Our peas plants were coming to the end of their journey, I think. Yes, our HRH Prince Charles Peas were turning yellow, and even to my untrained eye, this did not look good. It may have been lack of water, but it may simply have been that they'd done their work.
Anyone out there know? The leaves turned yellow from the bottom up.
We de-podded the plant, shelled the peas and ate them there and then at the table.
Will I grow peas next year? I'm thinking I probably will not. You see, we have to grow them under glass, so the numbers of plants we can have is limited. Under glass means daily watering, unlike those plants we have in the plot. Our 'natural sprinkler system', also known as Lewis weather, takes care of them.
For all the daily watering, for all the picking of pods, and for all the shelling of peas, two or three of us devoured all the peas in a morning. If you enter number of hours spent looking after them and number of meals for the family into our very technical mathematical formula, which tells us whether a thing is worth the effort or not, I think the number comes up in the negatives.
Compare the peas with, say, this:
The onions we planted in the cold frame last winter. Apart from the occasional watering in the Spring, we did nothing. But we have onions for many meals.
The same would be true of the brassicas. I grew them from seed, so I had to look after them until the seedlings were strong enough to go outside. But since the day I planted them..... nothing! Well, okay, two spells of weeding, but that was it. All being well, the brassicas will keep us going for months and months.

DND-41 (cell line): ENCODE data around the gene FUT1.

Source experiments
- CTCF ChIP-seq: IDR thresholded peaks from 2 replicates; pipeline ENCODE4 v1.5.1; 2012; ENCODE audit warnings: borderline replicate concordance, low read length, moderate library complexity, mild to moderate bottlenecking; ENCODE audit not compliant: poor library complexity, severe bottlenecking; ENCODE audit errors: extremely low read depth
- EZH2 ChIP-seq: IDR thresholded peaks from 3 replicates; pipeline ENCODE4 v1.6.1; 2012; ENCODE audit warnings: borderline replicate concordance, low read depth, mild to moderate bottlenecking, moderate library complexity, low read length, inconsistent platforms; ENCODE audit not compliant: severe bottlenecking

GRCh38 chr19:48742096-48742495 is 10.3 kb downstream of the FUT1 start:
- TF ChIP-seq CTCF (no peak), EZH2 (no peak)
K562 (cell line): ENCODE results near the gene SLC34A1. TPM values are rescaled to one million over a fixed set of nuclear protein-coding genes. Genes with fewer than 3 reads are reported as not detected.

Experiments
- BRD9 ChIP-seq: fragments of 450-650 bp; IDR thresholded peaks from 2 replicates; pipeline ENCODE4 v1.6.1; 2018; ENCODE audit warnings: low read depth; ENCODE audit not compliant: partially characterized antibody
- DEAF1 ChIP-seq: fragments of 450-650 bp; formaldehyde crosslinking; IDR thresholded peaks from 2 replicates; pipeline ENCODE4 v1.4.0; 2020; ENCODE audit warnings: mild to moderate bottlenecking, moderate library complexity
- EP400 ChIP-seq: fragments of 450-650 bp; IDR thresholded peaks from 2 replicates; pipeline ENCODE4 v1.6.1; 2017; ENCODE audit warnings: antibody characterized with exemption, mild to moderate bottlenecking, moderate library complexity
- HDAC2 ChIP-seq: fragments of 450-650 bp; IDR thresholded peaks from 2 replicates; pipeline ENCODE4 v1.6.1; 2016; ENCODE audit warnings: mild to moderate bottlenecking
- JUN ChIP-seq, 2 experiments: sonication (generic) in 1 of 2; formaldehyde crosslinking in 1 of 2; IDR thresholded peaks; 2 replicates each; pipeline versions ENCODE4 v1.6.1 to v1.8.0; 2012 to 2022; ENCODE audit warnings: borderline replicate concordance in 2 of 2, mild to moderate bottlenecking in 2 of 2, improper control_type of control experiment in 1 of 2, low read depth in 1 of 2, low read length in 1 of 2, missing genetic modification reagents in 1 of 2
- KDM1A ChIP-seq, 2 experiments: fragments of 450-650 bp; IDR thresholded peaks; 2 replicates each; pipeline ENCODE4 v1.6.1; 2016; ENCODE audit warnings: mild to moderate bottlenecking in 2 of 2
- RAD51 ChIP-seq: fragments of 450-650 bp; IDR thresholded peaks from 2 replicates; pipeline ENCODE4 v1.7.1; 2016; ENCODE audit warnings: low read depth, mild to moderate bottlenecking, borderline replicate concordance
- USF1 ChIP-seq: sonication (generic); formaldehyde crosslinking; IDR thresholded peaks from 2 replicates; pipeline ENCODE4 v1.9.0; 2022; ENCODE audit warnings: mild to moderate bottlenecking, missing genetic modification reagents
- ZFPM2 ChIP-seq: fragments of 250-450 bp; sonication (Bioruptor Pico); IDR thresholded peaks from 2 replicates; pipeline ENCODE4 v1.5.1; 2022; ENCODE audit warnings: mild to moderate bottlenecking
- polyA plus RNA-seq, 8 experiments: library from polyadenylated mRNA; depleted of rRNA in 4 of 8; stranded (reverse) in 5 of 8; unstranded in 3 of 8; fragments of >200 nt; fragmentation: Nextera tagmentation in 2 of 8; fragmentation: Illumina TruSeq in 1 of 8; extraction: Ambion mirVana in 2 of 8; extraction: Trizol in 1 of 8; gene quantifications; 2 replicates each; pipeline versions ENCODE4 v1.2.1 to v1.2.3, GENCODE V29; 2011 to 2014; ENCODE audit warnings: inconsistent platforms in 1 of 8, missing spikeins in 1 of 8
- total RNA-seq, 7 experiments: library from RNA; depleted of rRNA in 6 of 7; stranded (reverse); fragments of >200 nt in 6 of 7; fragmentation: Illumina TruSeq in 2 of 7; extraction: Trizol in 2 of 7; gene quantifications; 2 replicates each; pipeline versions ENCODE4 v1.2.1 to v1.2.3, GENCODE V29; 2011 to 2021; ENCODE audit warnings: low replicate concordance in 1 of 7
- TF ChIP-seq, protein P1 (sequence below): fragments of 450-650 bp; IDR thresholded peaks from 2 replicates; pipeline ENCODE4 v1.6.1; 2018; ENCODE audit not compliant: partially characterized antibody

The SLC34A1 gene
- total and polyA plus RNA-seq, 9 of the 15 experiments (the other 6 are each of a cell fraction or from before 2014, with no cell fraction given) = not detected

The carrots and the parsnips need even less work. Once the soil is prepared, the seed is put into the ground, and apart from some weeding, and thinning when the time comes.... nothing! The carrots will last us for at least six months, and they will feed us an average of four times a week, not including the number of soups they'll be in.
See the difference?
I loved seeing the peas growing. They were delightful, and if the Builder and I live into retirement, and we have only the two of us to feed, and we have all the time in the world to spend in the garden, then peas would be a delight. But for the time being, I'm afraid practicality has to come before pleasure in the garden.
But look at this little baby! Our first tomatoes are beginning to grow.
This is my first time with tomatoes too. They're in the greenhouse and, like the peas, they need constant care. Time will tell whether we'll count this effort to have been worthwhile.
Watch this space!
This it totally off-topic, but only in this place I call home could you have such a dull, grey morning...
... and still have your washing blowing like this!
Today, I'm linking up with Smockity Frocks, and Frugal Gardening 101